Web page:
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What's next for climate change after COVID-19?

The 2020 Production Gap report warns about the measures to be taken in the post-COVID period .

White smoke coming out from a building.

While the isolation caused by the COVID-19 pandemic meant an economic disruption and in turn a brief slowdown, this does not mean the disappearance of the climate crisis. / Photo: Pexels

LatinAmerican Post | Vanesa López Romero

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Although it is estimated that carbon dioxide emissions will fall by 7% due to the inactivity caused by the COVID-19 pandemic, this means only a reduction of 0.01 degrees in global warming by 2050. Thus it affirms the report on the 2020 Production Gap delivered by the United Nations Environment Program , in which it also drew attention to the need to reduce the use of fossil fuels globally.

With this report, the organization seeks to measure "the discrepancy between countries' fossil fuel production plans and the levels necessary to limit global warming to 1.5 ° C and 2 ° C".

Reducing fossil fuels is more necessary than ever

In the Paris Agreement in 2015, 195 countries pledged to prevent global temperature from rising more than 2 ° C compared to pre-industrial levels. Even so, the United Nations assures that by 2030 "countries plan to produce 120% more fossil fuels than would be consistent with the 1.5 ° C target."

In the case of the reduction of fossil fuels, the world production of coal, oil and gas should be decreased annually by 11%, 4% and 3% respectively between 2020 and 2030, however it is estimated that governments plan to increase each of these by 2% annually.

Also read: COVID-19: Air quality influences the pandemic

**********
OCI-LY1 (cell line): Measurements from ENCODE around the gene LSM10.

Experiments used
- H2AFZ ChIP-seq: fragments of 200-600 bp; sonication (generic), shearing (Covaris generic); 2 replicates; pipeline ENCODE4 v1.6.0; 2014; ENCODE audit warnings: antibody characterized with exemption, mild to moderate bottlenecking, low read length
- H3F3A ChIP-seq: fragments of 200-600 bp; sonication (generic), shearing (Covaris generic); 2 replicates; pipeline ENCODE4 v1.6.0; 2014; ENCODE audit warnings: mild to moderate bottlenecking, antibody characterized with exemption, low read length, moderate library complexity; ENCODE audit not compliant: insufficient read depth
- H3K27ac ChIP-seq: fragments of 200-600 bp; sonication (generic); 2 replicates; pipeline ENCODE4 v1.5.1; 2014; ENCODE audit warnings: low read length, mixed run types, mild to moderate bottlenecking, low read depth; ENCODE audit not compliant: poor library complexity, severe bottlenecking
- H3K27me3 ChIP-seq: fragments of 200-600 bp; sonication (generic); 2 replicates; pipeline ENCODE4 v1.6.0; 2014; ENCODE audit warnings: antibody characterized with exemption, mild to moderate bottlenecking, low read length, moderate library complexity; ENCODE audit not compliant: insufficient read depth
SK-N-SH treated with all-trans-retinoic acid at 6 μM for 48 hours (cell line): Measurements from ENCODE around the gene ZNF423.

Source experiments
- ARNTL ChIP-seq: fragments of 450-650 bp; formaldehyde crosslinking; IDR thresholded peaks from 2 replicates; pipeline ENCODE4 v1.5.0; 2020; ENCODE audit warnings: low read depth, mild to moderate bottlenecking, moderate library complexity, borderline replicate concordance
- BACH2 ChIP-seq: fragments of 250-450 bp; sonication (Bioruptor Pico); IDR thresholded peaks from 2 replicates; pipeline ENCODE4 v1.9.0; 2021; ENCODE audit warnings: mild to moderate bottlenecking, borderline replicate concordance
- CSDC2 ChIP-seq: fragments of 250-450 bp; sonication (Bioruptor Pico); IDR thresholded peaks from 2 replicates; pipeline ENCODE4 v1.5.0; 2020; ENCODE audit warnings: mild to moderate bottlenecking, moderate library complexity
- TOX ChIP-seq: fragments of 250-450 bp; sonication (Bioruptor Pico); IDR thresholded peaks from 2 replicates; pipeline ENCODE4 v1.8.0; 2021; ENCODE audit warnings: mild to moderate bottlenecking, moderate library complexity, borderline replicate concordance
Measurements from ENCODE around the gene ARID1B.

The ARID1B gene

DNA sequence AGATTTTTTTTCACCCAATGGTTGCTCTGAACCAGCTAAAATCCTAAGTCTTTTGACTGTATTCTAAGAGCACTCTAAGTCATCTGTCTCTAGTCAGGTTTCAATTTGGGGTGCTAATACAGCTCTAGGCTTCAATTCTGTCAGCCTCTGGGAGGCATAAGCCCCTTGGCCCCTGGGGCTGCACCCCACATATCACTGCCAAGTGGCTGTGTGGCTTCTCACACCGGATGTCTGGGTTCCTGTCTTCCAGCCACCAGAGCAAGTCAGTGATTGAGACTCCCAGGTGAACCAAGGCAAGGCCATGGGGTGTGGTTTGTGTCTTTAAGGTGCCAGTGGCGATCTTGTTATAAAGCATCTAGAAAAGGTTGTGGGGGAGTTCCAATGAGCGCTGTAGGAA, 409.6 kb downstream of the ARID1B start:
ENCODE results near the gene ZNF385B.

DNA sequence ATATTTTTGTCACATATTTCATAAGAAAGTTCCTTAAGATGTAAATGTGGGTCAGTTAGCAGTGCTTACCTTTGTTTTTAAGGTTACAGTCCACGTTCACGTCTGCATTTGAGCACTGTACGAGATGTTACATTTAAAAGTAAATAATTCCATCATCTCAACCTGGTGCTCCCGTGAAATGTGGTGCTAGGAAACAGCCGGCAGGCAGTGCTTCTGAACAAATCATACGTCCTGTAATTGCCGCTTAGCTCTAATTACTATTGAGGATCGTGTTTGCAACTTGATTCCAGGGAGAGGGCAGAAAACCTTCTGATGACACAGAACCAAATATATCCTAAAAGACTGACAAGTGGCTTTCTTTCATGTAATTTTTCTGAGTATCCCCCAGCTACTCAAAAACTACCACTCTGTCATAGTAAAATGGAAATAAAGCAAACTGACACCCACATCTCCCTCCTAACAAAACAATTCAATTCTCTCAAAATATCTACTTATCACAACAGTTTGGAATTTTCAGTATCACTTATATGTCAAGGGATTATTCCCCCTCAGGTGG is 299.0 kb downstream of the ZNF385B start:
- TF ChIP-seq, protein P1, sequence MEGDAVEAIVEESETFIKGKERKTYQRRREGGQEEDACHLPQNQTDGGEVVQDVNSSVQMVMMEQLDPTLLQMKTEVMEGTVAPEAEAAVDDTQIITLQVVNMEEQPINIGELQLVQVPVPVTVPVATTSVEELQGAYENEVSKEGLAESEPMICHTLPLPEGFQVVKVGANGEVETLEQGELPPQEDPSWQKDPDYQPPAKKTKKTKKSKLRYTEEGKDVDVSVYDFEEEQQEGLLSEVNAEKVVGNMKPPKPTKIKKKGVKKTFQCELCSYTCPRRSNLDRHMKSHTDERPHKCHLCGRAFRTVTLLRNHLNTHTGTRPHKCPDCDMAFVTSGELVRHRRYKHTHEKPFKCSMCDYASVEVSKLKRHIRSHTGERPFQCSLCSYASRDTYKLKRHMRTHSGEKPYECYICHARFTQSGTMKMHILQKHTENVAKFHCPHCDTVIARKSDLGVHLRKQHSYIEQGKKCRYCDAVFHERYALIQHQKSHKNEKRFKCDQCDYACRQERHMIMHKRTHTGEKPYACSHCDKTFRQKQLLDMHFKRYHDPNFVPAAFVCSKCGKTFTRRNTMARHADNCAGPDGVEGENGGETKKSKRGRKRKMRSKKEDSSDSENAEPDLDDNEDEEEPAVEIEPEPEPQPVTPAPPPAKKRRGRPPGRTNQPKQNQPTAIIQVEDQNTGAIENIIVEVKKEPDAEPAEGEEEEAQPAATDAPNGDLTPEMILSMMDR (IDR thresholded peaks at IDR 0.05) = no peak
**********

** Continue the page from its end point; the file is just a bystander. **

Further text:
What comes with post-COVID for climate change?

Although the isolation caused by the COVID-19 pandemic meant, in the words of the organization, an economic disruption and in turn a brief slowdown, this does not mean the disappearance of the climate crisis.

In fact, the report highlights the importance of the pre-COVID plans and the measures that will be taken with the post-COVID, as these suggest that the fossil fuel production gap will continue to increase, which implies a great climate risk .

The lack of commitment on the part of governments is also highlighted by targeting many more COVID-19 funds to fossil fuels than to clean energy, "legislators must reverse this trend to achieve climate goals," the report says.

Opportunities to meet goals

On the other hand, the report also analyzes possibilities that seek to create bridges between the gaps. This year he focused on three areas that are most important considering the COVID-19 crisis. “The Role of the Fiscal Rescue and Recovery of COVID-19 and Measures in the Global Transition to Decarbonization ; the role and opportunities to reduce emissions from the aviation and shipping sectors, where international emissions are not covered by NDCs; and the role of lifestyle change in decarbonization ”.

Broadly speaking, this study shows a reality: the response that governments have given to the crisis due to COVID-19 has perpetuated patterns that put at risk the goal sought to stop climate change; Likewise, the way in which countries and governments around the world respond to post-COVID will be extremely important to achieve the goals of the Paris Agreement.

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